Fool forever

Homily 287 – 24th Sunday after Pentecost
Holy Transfiguration Orthodox Church, Ames, Iowa
November 19, 2017

In the Name of the Father, and of the Son, and of the Holy Spirit, One God.

Ever wonder how we define a fool? In the New Testament, we don’t use that word much. But this morning, our Lord uses it.

This morning, we hear a description of foolishness. A rich person decides he has enough. He no longer has to work.

This man was not generous. He had way more than he needed, enough for many years. And his only focus was himself.

Not once did he mention others. Not even family.

I’m sure that he was a hard worker. But notice something.

He did not create the harvest. The ground yielded a bountiful harvest. Not the effort of the farmer – but the ground.

Farming is like that. We don’t know how to mix things together that can grow. Replication, even of plant cells, is from God.

We can plant, water, weed, nurture. But we cannot cause growth. That is God’s territory.

We can create conditions favorable for growth, favorable for life. But we can’t create growth, we can’t create life.

Even inanimate things we cannot create, if you think about it. We can combine, assemble, extract, build – but not create.

There is only one thing we have to offer that is truly ours to give. And that is our love.

This person was so self absorbed, he even hoarded his love.

Why? Comfort. Ease. Pleasure. Or, one might say, sloth.

And that, brothers and sisters, is foolish. And people who do foolish things – who take foolish acts – are fools. So says our Lord.

Further, God says, this night will require your soul.

What will you do now? Who will receive the benefit of your labor, which is really God’s gift?

And – what will support you in that place? The new place where your soul will go? You no longer have many years of support to take your ease.

We have spoken before of blessed Theophylact and his commentaries. He writes that this person chose earthly barns instead of heavenly ones.

What are these heavenly barns? Heavenly storehouses?

Theophylact says the storehouses of God are the stomachs of the poor. St. Basil tells us that if there are hungry, or naked, or homeless, and we have food, clothes, or shelter to spare, we are like thieves.

Don’t know about you, but I would not wish to be a fool or a thief. But why be either?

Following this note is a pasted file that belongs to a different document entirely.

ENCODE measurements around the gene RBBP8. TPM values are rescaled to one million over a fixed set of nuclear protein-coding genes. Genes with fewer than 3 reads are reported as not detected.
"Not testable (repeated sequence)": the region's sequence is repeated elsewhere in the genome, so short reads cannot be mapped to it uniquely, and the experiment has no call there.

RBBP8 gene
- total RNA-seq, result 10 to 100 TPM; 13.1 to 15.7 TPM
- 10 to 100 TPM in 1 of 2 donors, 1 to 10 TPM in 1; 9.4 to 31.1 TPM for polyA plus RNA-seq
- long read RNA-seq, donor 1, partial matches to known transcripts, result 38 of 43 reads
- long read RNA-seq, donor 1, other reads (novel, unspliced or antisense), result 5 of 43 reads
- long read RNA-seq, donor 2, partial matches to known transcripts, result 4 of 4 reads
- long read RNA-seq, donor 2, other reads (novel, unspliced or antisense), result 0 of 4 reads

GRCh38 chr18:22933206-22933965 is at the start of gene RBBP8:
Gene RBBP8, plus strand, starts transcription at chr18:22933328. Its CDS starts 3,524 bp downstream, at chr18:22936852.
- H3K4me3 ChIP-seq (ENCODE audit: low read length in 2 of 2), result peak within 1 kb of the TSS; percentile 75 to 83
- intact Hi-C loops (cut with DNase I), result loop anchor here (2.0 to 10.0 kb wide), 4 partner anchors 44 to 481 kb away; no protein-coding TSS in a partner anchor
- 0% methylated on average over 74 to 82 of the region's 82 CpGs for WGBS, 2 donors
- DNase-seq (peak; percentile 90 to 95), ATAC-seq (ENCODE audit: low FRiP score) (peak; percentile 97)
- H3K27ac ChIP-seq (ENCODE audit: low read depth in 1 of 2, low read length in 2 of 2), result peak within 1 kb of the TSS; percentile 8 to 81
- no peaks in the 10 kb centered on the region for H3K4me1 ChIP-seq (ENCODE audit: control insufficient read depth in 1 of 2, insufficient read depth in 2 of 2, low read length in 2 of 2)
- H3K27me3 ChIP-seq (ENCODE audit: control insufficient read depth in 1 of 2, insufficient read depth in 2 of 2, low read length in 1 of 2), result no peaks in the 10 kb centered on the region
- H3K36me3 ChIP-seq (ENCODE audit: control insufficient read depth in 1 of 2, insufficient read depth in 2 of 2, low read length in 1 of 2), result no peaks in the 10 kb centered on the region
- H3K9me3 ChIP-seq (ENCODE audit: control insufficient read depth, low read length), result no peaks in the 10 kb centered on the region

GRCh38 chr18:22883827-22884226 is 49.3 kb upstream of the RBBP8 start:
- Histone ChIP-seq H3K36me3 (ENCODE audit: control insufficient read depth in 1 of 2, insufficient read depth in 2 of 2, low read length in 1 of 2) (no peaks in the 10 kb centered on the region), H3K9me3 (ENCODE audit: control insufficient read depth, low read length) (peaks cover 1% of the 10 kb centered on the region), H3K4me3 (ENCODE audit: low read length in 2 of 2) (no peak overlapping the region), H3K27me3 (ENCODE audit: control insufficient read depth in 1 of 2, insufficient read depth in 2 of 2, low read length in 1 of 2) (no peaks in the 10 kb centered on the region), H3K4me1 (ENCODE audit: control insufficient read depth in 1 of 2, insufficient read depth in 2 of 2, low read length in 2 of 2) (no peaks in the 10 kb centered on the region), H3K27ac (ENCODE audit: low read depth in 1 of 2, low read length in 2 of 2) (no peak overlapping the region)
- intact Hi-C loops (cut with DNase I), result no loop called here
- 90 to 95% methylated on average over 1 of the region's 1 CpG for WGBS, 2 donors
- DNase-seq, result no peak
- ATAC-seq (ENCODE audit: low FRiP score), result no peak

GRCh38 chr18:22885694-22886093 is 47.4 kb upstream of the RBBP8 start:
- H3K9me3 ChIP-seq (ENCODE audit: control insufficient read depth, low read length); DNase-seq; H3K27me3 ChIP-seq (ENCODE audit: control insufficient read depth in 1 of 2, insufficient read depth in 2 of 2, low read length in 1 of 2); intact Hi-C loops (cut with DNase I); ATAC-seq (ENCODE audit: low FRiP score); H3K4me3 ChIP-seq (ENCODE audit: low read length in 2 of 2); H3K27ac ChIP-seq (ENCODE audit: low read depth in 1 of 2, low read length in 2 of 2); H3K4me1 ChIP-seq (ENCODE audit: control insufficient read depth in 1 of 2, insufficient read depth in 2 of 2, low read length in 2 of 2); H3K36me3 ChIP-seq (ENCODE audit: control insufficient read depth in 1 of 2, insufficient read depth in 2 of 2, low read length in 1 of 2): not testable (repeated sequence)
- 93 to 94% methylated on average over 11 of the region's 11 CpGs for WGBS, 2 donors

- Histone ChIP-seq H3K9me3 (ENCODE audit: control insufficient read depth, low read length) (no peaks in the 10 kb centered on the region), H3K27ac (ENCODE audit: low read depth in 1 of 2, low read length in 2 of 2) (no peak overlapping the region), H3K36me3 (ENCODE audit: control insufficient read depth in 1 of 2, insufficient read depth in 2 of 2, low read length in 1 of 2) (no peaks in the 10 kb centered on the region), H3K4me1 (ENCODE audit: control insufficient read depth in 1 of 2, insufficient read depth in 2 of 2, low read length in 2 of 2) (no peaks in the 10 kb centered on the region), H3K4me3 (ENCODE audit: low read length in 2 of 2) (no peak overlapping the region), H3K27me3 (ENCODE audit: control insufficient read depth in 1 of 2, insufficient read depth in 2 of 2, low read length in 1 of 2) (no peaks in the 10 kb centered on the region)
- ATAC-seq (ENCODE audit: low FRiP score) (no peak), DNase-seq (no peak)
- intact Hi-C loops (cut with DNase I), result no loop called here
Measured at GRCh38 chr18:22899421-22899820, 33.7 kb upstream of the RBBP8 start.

What do we do that is foolish? How can we avoid being fools?

We must change our thinking about the things around us. We need to see them, all of them, as blessings from God.

Why do we bless our food? Because we didn’t produce it – it is a gift from God. Everything is a gift from God.

The psalmist writes every breath should praise the Lord. Some, including myself, read that as “everything that has breath, praise the Lord.”

But the meaning is every single solitary breath, our breath, should praise the Lord. Praise Him – thank Him. We bless food to thank God for His gift of nourishment. We should also thank God and bless other things in our lives.

Give thanks to God and bless our vehicles. Give thanks to God and bless the server at the drive through. Give thanks to God and bless our tools. Our books. Our computers. Everything.

And, give thanks for the trials that come our way – because God sends them as he knows that we can handle them. That they are for our growth.

In Russian there is a proverb based on the idea that everything sent our way, whether we perceive them as good or bad, are because God loves us.

The proverb is to ask God to love us a little less. It is silly. But it is grounded in the truth that everything is a blessing, even the uncomfortable and painful things.

Because from them – from God – we grow.

So work, and work hard, in the labors we have. Give thanks. And take the blessings of God that come your way – my way – and put them in God’s bank.

Then, you can take your ease not just for many years. Then, after the soul is separated from the body, then you and I can take ease forever. Forever.

Besides, it isn’t really yours and mine anyway. It belongs to God.

We are trustees of what we have, or rather trustees of what God has given to us. Stewards, on behalf of the poor.

We can store up what God has entrusted to us, or use it for God’s purpose.

So that we can take our ease in the life to come.

In the Name of the Father, and of the Son, and of the Holy Spirit, One God.

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